Critical Thinking in a C-STEM school happens constantly.  We are working very hard to help our students become autonomous learners, in other words, we want them to take responsibility for much of their own learning.  In the world that we live in, it is critical to acquire this skill which allows us to learn and then unlearn and relearn.  This is most evident with rapidly changing technology that is prevalent in our homes and school.  Knowing how to use the incredible power that is in the devices we use with integrity is an incredible challenge.  We, as staff and parents, have the responsibility to monitor, control and filter what is being presented to our students/children.  This responsibility falls under the umbrella of critical thinking.  The moral compass of our faith helps us to uniquely build responsible consumers and producers of technology.  This is a challenging opportunity that we continue to embrace at our school.

Creativity is the final C in our quiver of innovative school design.  Creativity can be found all over St. Joseph School.  Our art program is amazing.  The projects that our students complete in art class are always impressive and can be found on display throughout the school.  Our music program took a huge step forward with the addition of Mr. Roeser as our band director last year.  He and Mr. Barker have plans to continue to grow our students’ music literacy and creative expression through music.  A mind developed in music is a mind that blossoms in creativity.  Another source of creativity is our engineering program.  All projects that our students complete throughout a school year are designed to stretch their creativity.  The capstones of these projects are the C-STEM fair projects that our older students complete each year.  For families who have older students, it’s a good idea to have conversations about potential STEM projects that your child/ren can research and create for the annual C-STEM fair.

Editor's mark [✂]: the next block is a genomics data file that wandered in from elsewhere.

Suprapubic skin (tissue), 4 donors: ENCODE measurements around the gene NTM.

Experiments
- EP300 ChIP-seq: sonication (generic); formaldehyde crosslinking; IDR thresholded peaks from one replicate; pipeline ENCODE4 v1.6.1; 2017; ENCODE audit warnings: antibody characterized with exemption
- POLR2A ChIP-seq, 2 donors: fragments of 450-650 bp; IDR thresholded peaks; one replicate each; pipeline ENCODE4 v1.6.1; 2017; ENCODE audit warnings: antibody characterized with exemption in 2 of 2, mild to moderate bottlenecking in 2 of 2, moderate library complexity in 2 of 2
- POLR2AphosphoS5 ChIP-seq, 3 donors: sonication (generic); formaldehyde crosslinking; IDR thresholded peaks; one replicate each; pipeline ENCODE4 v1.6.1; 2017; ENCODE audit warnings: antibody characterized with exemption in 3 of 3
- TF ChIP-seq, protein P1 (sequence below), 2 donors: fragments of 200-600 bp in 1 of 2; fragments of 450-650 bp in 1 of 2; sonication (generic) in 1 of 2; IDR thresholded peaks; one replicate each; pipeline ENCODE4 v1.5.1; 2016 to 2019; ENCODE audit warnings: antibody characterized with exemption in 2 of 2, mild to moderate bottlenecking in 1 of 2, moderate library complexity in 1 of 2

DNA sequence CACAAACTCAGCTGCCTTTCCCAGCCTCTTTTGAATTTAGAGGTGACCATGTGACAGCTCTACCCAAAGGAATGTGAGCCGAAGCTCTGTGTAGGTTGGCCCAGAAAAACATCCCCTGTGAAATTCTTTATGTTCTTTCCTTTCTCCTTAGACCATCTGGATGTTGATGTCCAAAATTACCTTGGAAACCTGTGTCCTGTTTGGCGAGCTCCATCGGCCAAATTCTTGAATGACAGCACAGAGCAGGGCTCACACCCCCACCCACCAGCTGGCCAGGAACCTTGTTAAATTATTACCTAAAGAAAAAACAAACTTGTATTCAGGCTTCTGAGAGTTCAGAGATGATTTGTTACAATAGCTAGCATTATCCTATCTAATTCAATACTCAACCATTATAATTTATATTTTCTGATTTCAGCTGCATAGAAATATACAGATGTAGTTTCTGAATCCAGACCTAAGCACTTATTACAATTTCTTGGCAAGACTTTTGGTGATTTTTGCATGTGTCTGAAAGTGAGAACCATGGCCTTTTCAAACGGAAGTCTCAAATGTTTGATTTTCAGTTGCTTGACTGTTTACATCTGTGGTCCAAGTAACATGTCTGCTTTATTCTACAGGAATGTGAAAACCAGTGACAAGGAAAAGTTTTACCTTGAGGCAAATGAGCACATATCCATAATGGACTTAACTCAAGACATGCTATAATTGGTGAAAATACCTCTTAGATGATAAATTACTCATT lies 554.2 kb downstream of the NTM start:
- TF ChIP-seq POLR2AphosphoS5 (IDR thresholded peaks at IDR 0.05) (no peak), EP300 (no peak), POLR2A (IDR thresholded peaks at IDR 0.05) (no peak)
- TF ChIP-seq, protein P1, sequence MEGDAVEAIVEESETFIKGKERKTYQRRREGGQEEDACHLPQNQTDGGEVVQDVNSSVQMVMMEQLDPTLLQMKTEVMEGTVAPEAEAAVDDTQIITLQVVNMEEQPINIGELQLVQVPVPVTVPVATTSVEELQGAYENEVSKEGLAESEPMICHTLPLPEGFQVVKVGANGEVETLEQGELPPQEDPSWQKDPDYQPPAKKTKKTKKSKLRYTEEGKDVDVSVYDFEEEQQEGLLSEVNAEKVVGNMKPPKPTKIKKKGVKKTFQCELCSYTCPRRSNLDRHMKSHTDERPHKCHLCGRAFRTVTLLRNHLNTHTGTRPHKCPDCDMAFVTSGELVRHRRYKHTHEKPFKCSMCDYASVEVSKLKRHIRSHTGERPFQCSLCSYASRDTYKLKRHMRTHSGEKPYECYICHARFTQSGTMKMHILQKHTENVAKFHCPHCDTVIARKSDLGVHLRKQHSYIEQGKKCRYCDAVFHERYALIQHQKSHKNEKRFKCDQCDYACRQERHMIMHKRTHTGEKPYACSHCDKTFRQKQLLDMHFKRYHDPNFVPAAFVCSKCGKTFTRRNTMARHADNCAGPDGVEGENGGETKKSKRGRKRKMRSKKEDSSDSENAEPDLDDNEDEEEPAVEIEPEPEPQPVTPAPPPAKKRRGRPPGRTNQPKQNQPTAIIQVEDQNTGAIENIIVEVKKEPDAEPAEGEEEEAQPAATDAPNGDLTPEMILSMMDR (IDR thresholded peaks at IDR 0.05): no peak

Since we started our C-STEM adventure 5-years ago, we have come a long way and we have blazed a trail for many other Catholic Schools in our Archdiocese and the upper midwest.  Prior to our journey, there were 0 schools looking at the implementation of STEM in their Catholic School.  Now, all 78 Catholic elementary schools in the Archdiocese have access to STEM resources and we all continue to lead the way and strive to attain excellence in 21st Century learning.  Our influence as a C-STEM school has reached Catholic schools in several states and even a sister school in Central America that came to visit and learn about our school model.  We truly have a great gem of a school at St. Joseph.  Thank you for your partnership and we look forward to another great learning adventure this year!


~ Mr. Richards